DG Digest: FRA establishes Emergency Relief Docket for year, and the Coast Guard announces next chem transport committee meeting

The FRA announced its emergency relief docket for the railroad industry last week. The docket is intended to facilitate quick response during unique or crisis-driven transport situations involving the nation’s railroads. On a sunny and calm winter morning, BNSF 3944 leads a freight train south in Sumner, Washington on February 10th, 2018. Image © 2/2018 by Nikki Burgess; all rights reserved.

The Mid-February winter doldrums are here—we’re all ready for spring, but it still feels distant.  Hopefully the crocuses will soon be peeking out, and a new cycle will return us to sunshine and the new green.  The week saw a slight uptick in regulatory activity; here’s the latest:

FRA

The agency established its annual Emergency Relief Docket. This docket provides a generic source of recourse to relief for railroad carriers during any times of emergency or special need that they may face while transporting people and products in areas affected by unusual events. The docket is intended to speed regulatory relief and allow a quicker response and flexibility in times of need or crisis.  See the docket here

U.S. Coast Guard

The service announced the next meeting of its chemical transportation advisory committee. The committee assists in directing the course of regulatory activities affecting maritime transport of chemicals in US waters.  See the meeting notice here

Chemical Safety & Hazard Investigation Board

The nation’s body concerned with carrying out investigations of chemical accidents announced its next meeting.  This board has been identified by the Trump Administration as one that may be eliminated as unnecessary, however at least for now, the Board continues its mission.  See the meeting notice here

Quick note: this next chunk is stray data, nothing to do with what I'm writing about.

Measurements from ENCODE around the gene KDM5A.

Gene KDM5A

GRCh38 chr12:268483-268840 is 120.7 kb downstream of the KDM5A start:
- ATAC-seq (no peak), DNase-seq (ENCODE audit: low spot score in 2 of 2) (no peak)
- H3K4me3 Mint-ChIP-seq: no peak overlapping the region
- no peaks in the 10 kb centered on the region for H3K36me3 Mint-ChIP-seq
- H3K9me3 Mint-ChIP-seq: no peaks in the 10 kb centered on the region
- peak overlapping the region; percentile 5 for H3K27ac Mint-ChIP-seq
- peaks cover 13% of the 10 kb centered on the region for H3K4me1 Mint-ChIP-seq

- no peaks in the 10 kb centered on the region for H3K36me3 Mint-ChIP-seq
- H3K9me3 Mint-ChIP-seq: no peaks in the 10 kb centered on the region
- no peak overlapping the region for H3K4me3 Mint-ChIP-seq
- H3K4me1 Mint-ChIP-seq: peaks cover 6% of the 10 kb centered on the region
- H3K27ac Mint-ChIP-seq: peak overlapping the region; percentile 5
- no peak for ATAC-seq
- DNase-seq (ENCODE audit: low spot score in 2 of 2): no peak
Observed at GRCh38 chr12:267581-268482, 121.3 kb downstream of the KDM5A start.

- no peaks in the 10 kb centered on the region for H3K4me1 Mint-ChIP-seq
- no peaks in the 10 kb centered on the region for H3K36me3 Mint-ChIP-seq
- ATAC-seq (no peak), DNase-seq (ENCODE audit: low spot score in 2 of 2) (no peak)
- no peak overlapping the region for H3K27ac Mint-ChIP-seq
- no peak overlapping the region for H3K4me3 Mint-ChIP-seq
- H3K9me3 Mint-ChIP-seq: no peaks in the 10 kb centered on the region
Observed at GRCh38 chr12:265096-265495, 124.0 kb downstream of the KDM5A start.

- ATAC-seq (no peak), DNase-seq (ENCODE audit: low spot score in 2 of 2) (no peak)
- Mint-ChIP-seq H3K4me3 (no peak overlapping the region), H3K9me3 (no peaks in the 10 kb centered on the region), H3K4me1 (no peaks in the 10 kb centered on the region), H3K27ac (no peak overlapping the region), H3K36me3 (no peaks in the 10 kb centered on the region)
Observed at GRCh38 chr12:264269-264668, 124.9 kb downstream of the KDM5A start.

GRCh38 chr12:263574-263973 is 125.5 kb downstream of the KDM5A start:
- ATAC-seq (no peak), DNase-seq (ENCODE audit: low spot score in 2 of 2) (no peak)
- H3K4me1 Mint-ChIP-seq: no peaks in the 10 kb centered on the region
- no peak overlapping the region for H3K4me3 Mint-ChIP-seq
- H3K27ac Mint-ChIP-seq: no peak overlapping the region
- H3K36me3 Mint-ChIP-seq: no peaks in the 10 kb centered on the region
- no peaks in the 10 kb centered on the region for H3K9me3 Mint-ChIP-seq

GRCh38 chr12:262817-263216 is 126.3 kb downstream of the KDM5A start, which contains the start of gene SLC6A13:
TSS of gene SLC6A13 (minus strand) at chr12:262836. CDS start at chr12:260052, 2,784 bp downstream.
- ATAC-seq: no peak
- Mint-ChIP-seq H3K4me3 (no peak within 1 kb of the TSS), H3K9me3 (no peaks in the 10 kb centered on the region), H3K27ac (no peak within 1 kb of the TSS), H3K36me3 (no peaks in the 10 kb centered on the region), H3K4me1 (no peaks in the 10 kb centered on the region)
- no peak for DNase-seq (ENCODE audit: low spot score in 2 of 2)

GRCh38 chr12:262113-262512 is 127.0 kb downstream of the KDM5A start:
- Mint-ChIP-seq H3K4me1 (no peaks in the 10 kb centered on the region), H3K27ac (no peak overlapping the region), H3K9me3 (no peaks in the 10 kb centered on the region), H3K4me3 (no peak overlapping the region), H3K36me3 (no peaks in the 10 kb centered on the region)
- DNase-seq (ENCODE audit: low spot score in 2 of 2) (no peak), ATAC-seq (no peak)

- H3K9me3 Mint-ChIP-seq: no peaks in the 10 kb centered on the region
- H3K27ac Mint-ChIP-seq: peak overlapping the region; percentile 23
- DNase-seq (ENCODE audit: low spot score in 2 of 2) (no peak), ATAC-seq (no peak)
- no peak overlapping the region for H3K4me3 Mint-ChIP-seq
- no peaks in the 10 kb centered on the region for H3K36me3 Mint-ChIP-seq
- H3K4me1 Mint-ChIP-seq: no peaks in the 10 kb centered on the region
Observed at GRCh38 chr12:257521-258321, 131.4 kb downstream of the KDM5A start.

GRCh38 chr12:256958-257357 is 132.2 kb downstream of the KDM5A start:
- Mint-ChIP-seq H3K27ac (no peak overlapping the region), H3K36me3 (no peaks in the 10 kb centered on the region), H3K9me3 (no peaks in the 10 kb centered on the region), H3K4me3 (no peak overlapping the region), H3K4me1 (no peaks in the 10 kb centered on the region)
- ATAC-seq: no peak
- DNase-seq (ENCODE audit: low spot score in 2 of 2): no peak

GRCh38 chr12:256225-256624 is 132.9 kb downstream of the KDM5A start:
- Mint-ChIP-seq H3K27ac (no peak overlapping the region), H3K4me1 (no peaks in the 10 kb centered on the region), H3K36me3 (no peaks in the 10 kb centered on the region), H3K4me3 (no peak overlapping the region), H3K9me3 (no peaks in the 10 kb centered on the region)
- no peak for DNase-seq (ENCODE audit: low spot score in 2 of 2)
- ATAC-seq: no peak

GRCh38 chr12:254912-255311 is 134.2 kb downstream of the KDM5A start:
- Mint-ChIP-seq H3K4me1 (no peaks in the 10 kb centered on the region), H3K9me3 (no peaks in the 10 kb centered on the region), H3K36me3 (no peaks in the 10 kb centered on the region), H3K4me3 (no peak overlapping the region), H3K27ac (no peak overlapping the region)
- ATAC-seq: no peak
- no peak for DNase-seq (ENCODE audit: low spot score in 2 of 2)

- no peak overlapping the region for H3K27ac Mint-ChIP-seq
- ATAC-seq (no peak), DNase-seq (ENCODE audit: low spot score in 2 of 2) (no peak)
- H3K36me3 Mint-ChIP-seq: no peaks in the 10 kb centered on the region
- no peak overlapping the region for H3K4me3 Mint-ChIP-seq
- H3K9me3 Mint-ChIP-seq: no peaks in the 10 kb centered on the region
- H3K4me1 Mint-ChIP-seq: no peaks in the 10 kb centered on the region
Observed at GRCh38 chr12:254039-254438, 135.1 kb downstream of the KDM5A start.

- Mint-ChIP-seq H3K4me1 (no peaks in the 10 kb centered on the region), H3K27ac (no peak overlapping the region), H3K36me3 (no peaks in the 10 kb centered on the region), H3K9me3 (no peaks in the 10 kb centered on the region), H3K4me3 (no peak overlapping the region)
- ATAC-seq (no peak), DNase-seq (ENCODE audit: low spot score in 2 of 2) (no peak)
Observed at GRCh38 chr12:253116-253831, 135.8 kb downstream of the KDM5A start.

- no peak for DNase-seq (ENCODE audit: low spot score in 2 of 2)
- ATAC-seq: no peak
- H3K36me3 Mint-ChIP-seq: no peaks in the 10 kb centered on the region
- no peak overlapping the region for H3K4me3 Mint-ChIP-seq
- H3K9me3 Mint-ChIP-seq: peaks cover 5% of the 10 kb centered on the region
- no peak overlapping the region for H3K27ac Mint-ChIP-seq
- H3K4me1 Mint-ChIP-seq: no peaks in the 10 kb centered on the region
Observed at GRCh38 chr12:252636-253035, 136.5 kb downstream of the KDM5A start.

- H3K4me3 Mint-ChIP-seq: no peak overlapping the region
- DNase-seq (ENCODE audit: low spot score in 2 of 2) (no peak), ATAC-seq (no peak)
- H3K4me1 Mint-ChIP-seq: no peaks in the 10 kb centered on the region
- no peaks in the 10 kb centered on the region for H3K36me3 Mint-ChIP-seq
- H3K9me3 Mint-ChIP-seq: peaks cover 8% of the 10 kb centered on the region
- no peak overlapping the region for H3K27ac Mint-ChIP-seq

U.S. FDA

Although not specifically concerned with Dangerous Goods, the Food and Drug Administration announced a training program for regulatory managers intended to expose them to various facets of the regulatory process involved in the manufacture of pharmaceuticals.  The program involves exposure to the entire manufacturing chain, and may be of interest if your business cross-connects to this important industry sector.  See the program details here

Transport Canada

Canada’s analog to the USDOT/PHMSA announced that it has ended consideration of the proposal to require that persons involved in transporting Dangerous Goods in Canada take and pass a standardized examination to be certified to do so.  The program foundered on concerns over the ability of stakeholders to manage and respond to such a requirement in an organized way.  Instead, current training requirements will remain in place, at least for now.  See more news about this announcement here


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